This summer of 2013, the Gates Center acquired a new member whose dream is to help human patients suffering from heart disease return their heart function to normal. Arriving from an eleven year stint at the University of Texas Southwestern Medical Center (UT Southwestern) in Dallas, Kunhua Song PhD is the first basic scientist within the Division of Cardiology’s 25 labs to study using stem cells as a tool in the treatment of heart disease. His recruitment was made possible through a generous matching gift from the Gates Frontiers Fund along with funds from the Division of Cardiology. According to Division of Cardiology Head Peter Buttrick MD, “We are very fortunate to have a young scientist of Dr. Song’s caliber joining our team.” Likewise, the Gates Center feels very fortunate to have Dr. Song joining our midst!
Born in Southwest China, Dr. Song spent his undergraduate years in Shanghai, studying biology and wanting to do research. After receiving his master’s degree at the University of Arkansas, he transferred to UT Southwestern to pursue his PhD, and it changed his life. He met a gentleman who was to become his mentor: professor and chair of the Department of Molecular Biology Eric Olson PhD, who is well known for having “trained an impressive succession of students and postdoctoral fellows, many of whom are emerging as the next generation of leaders in cardiovascular medicine.”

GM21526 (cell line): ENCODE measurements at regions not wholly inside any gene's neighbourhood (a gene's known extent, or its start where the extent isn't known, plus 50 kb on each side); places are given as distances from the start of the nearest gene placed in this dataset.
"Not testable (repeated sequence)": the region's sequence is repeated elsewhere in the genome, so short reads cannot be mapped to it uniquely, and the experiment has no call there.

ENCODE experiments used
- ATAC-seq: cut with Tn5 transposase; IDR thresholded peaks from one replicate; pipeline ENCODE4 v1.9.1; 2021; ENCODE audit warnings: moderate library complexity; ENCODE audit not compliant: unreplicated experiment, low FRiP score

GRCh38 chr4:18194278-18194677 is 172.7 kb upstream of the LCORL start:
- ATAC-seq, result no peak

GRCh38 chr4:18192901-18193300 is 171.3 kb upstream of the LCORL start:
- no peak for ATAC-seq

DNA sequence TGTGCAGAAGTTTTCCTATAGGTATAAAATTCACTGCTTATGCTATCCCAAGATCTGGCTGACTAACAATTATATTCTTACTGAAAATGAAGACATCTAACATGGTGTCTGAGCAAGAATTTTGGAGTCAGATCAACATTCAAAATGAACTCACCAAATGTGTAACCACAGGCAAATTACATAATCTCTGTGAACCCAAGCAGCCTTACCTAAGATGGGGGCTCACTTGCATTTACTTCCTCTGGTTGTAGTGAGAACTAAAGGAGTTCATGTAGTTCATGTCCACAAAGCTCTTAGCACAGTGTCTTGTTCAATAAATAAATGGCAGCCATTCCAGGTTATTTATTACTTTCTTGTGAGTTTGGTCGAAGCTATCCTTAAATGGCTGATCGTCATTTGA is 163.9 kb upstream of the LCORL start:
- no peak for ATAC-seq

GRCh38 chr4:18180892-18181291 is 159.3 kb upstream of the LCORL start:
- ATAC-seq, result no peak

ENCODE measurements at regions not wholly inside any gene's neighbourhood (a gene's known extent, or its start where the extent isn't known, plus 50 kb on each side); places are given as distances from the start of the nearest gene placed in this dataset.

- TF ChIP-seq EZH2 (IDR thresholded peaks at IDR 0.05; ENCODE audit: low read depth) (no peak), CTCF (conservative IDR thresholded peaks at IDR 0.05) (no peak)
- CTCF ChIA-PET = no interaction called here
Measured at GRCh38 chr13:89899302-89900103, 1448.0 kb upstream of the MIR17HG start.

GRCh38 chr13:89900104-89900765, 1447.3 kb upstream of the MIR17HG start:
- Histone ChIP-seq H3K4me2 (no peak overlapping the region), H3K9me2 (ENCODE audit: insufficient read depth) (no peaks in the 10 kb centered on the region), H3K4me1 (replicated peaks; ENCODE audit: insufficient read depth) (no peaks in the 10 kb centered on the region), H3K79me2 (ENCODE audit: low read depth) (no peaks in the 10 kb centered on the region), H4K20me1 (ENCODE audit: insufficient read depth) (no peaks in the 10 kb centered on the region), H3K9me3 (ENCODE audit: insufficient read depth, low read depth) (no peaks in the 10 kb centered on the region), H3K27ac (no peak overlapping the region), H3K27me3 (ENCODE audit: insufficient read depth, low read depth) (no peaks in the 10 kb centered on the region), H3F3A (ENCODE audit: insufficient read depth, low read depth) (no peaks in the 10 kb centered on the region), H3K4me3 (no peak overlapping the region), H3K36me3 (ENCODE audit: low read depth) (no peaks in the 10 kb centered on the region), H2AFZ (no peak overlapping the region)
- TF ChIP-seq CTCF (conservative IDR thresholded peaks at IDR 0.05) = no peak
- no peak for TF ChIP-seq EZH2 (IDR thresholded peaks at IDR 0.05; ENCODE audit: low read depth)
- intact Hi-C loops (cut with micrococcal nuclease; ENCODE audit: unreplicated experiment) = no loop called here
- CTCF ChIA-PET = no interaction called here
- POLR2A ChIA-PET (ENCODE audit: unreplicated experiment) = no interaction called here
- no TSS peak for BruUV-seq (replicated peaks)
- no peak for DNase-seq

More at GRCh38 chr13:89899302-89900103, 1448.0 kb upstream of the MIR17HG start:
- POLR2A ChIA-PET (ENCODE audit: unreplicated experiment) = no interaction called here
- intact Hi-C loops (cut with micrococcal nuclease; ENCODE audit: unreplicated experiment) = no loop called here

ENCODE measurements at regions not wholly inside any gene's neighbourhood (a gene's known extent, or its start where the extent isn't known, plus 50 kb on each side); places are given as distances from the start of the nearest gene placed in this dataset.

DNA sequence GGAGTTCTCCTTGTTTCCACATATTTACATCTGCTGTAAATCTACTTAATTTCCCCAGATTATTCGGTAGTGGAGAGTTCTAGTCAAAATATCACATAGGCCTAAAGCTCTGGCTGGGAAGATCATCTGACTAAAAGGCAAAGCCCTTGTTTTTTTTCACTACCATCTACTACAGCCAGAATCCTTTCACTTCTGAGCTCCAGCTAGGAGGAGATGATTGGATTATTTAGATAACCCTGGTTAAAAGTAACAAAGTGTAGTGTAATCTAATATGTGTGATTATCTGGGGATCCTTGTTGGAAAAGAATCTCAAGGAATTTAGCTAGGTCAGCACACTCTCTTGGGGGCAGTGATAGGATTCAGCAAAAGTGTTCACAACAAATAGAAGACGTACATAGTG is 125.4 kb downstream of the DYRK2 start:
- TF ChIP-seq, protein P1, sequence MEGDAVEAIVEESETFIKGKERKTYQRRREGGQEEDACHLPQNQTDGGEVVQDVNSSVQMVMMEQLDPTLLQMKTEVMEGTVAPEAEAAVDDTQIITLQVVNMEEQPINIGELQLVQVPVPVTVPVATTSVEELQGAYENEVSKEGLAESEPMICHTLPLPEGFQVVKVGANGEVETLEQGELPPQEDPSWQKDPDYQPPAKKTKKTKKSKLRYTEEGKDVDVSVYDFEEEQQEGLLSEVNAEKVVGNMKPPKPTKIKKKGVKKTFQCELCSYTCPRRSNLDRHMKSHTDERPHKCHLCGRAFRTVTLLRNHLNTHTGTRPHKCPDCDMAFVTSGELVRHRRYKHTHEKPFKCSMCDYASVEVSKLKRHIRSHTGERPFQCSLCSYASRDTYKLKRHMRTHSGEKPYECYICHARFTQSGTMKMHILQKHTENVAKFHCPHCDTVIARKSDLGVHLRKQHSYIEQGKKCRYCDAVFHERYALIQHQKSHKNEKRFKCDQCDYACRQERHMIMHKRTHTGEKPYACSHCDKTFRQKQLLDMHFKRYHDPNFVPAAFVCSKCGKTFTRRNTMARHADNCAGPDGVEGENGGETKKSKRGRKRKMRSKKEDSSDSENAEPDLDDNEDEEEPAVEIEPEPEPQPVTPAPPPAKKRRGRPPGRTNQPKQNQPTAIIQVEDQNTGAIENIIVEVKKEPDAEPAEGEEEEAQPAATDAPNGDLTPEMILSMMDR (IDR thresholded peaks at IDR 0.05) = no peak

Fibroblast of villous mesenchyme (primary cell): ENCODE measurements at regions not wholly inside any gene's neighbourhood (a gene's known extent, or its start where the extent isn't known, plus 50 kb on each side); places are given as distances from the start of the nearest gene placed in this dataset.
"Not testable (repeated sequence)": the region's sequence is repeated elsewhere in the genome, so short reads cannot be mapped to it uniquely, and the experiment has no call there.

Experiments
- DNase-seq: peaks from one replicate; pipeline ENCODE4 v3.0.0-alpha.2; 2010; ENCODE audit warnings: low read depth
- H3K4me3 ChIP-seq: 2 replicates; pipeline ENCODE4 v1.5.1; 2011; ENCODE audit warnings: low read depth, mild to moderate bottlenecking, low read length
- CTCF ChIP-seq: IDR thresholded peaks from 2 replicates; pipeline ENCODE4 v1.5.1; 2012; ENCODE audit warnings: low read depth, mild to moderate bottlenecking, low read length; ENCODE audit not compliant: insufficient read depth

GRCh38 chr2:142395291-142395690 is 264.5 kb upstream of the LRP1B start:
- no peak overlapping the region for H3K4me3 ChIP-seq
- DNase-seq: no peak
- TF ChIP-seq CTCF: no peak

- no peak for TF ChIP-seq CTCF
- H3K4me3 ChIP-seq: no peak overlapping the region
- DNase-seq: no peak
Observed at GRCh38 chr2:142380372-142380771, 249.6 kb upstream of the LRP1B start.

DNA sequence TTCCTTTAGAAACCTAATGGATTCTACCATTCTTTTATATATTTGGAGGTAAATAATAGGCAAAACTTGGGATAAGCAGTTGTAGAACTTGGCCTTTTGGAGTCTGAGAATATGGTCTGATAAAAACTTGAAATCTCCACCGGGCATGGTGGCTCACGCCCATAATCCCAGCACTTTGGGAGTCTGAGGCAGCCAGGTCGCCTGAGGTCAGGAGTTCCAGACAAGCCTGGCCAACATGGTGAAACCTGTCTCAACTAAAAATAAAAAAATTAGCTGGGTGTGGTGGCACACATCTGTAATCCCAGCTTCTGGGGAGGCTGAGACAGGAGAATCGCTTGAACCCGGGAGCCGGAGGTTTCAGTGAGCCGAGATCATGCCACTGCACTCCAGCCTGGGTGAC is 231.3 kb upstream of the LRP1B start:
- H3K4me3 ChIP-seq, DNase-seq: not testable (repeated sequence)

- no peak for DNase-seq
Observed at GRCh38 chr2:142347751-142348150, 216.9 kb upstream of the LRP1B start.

The heart is the first functional organ within the human body, begins beating approximately 21 days after fertilization, and its malfunction affects an inordinate number of people all over the world. Each year there are in excess of a million heart attacks in the United States, where heart disease and failure is the leading cause of death; as it is worldwide. Within the heart, there are two types of cells, fibroblasts and cardiomyocytes (heart muscle cells). One of the causes leading to heart failure involves the irreversible loss of cardiomyocytes, which affects the ability of the heart to pump. While training in Dr. Eric Olson’s lab, Dr. Song published two landmark papers. One paper, recently published in Nature, revealed a method for converting cardiac fibroblasts into new heart muscle cells. Another paper, published in Cell, described a novel, calcium-regulated signaling pathway that plays a critical role in the control of heart failure. According to one of Dr. Song’s new colleagues at Anschutz, Timothy A. McKinsey, Ph.D., “These findings, which have had a powerful impact on the regenerative medicine field, could lead to the development of new strategies to treat patients who have suffered from a heart attack.”
Dr. McKinsey goes on to say, “In addition to being a gifted scientist, Dr. Song is extremely personable and collegial, and is very excited about establishing new collaborations at the University of Colorado.” Song readily admits that science is not easy and that it is not just dependent upon raising funds. Rather, it depends largely on connections. “You cannot close the door and do it alone,” he says. Mentors are very important to the process; you must open the door to others as Dr. Olson did for him—not just in Dallas, but also by pointing him to Colorado where Dr. Olson introduced him to the Directors of the Gates Center, Dennis Roop and Peter Buttrick.
Song looks forward to enjoying life in Colorado with his wife and two sons, 9 years old Alex, and 3 years old Zack, but his first focus is on the most important task at hand—setting up his lab and recruiting people. All that said, he is happy to be here, hopes “always to interact with good people,” and believes that “we can do something unique and different here from other places.” We wish him a heartfelt welcome to our Gates Center team and all the best for the future.